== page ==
Standardizing Clinical Microbiology

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UW microbiology professors established standards for clinical testing practices that have been widely adopted throughout this country and the world. In a history of the UW microbiology department, Charles A. Evans, chairman from 1946-1970, wrote about the lack of standards that plagued the practice of clinical testing in earlier decades:

In the late forties and the fifties the quality of microbiological work in clinical laboratories in the United States was disgracefully poor. Laboratory tests were commonly performed by poorly paid workers with no scientific or technical training...Congressional hearings provided abundant evidence of the deplorable state of this aspect of medical care. Forty to fifty percent of independent laboratories and voluntary hospital laboratories in New York City failed to detect medically important bacteria in at least half of the specimens they received in a survey conducted by the City Health Department.footnote 1

Evans and others in the UW microbiology department have helped to modernize and standardize clinical testing practices and to provide quality assurance for those procedures. Evans was instrumental in launching the American Academy of Microbiology and its offshoot, the American Board of Microbiology, which certified properly qualified clinical laboratory microbiologists at the postdoctoral level, as well as the National Registry of Microbiologists which certified bachelor's and master's level personnel.

In the late 1950s, Evans recruited John Sherris to the faculty, who together with UW professors Bauer and Kirby developed standardized procedures for assessing bacterial resistance to antibiotics. The standards were adopted by the U.S. Food and Drug Administration and have had a major impact on the field of clinical microbiology.

Up to that time, a variety of tests to assess bacterial resistance had proliferated with the introduction of penicillin to clinical use. These tests were used to detect strains of bacteria that caused serious infections and that were unresponsive to penicillin or to other antibiotics. But the procedures had lacked standards for interlaboratory comparison.

Sherris notes that "as late as the early 1970s, studies on the reproducibility of tests made on the same strain by different laboratories showed serious discrepancies, and some workers felt that testing as a guide to therapy was more misleading than helpful. Poor interlaboratory reproducibility also compromised epidemiologic studies of resistance and the evaluation of new [therapeutic] agents..."footnote 2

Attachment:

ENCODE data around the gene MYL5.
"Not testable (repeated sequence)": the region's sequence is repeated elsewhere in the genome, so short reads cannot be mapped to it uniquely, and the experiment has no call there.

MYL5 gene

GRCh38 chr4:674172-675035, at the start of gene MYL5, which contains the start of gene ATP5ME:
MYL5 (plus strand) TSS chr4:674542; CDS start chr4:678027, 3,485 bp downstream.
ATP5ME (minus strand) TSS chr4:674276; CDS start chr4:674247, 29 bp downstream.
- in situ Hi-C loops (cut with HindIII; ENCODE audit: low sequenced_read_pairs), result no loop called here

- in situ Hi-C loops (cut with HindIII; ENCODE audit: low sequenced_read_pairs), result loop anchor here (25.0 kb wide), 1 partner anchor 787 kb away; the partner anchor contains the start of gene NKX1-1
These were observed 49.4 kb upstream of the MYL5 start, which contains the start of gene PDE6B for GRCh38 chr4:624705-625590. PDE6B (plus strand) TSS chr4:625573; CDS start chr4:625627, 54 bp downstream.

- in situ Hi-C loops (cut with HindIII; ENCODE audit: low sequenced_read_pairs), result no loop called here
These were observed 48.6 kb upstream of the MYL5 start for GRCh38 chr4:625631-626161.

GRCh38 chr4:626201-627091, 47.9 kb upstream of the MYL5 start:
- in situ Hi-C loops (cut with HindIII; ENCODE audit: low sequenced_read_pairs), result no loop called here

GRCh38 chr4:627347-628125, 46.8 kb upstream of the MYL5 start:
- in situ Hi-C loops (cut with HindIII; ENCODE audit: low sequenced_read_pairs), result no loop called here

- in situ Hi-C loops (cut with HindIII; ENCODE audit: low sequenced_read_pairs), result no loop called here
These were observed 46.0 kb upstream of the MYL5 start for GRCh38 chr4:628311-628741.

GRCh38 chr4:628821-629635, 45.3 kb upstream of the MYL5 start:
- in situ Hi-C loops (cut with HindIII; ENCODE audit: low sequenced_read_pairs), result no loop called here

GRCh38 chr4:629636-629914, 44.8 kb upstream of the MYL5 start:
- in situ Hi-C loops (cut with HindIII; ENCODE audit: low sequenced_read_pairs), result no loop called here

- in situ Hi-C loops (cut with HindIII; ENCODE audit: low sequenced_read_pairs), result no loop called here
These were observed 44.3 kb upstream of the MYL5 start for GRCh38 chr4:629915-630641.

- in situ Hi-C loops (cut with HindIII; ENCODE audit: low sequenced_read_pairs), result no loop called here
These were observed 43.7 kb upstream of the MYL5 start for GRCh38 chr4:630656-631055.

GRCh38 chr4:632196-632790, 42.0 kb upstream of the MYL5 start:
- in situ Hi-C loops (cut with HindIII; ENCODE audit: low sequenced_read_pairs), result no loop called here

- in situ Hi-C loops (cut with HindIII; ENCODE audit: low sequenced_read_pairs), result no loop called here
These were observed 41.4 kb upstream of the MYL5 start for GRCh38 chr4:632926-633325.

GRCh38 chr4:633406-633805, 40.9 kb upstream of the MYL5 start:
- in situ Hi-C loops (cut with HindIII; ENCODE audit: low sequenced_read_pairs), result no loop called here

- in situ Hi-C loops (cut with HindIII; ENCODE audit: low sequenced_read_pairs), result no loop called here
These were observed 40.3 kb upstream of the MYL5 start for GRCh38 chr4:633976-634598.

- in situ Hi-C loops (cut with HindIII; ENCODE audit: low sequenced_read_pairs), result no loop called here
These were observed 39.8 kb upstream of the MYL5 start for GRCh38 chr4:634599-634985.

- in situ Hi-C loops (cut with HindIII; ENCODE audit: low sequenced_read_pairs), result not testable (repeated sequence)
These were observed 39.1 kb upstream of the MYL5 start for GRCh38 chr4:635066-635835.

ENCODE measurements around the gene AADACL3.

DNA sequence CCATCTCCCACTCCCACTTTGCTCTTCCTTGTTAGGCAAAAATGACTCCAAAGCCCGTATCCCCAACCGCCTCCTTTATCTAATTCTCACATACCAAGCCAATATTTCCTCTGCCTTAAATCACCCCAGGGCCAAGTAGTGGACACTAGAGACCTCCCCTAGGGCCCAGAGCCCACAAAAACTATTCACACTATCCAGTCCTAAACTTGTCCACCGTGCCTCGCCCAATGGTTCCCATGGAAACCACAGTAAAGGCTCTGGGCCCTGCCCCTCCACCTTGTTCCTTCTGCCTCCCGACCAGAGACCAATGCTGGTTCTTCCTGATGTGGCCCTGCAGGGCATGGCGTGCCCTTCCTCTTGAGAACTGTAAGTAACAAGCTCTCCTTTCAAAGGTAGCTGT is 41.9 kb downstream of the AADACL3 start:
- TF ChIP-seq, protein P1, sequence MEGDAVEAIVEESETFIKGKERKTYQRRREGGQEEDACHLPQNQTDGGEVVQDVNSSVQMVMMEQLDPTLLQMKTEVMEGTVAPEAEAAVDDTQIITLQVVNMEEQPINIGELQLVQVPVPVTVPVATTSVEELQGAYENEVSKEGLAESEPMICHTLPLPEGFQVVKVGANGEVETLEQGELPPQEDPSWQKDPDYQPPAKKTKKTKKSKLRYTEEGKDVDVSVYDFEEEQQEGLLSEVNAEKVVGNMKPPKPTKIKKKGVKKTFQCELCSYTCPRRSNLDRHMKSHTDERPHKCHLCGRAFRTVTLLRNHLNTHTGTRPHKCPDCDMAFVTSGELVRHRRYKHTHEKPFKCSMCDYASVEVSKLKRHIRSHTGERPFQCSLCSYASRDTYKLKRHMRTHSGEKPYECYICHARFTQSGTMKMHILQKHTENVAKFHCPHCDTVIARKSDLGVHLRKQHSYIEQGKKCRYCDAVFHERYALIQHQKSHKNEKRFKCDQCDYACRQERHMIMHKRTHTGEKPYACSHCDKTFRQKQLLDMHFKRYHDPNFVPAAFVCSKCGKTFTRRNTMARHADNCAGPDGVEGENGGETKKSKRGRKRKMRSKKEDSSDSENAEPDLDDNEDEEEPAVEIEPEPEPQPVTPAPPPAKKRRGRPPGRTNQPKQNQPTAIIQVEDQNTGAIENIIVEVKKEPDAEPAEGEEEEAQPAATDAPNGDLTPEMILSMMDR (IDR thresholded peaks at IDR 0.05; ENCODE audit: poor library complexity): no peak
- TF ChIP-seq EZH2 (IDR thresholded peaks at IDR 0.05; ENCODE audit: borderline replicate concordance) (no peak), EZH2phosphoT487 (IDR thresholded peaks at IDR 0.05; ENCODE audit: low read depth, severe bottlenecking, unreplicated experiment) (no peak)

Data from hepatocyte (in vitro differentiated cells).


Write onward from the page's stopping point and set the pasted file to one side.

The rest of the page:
About that time, the U.S. Food and Drug Administration's certification requirements for clinical testing materials were being reviewed in the courts as a result of a manufacturer's challenge. In the process of considering the case, the court reviewed the entire state of affairs regarding susceptibility testing.

The Court determined that the FDA not only should assure the content and reproducibility of these testing materials, but it should also require manufacturers to provide instructions for proper use to obtain reproducible results.

The FDA selected the methods developed by Kirby and Bauer and colleagues in Seattle, later the Kirby-Bauer-Sherris method, as the standard for the field. The researchers had standardized the test with respect to the bacterial sample, the medium used to culture the bacteria, criteria for interpreting results, and quality controls. At the same time, Sherris and colleague Hans Ericsson, of the Karolinska Institute, Stockholm, proposed several reference procedures, which have since been adopted in many countries.

  1. "History of the Department of Microbiology of the University of Washington: The First Twenty Years in the New School of Medicine as Viewed by the Departmental Chairman," Charles A. Evans, 1987.
  2. "Antimicrobic Susceptibility Testing: A Personal Perspective," John C. Sherris, Clinics in Laboratory Medicine, 9 (2), 191 (1989).

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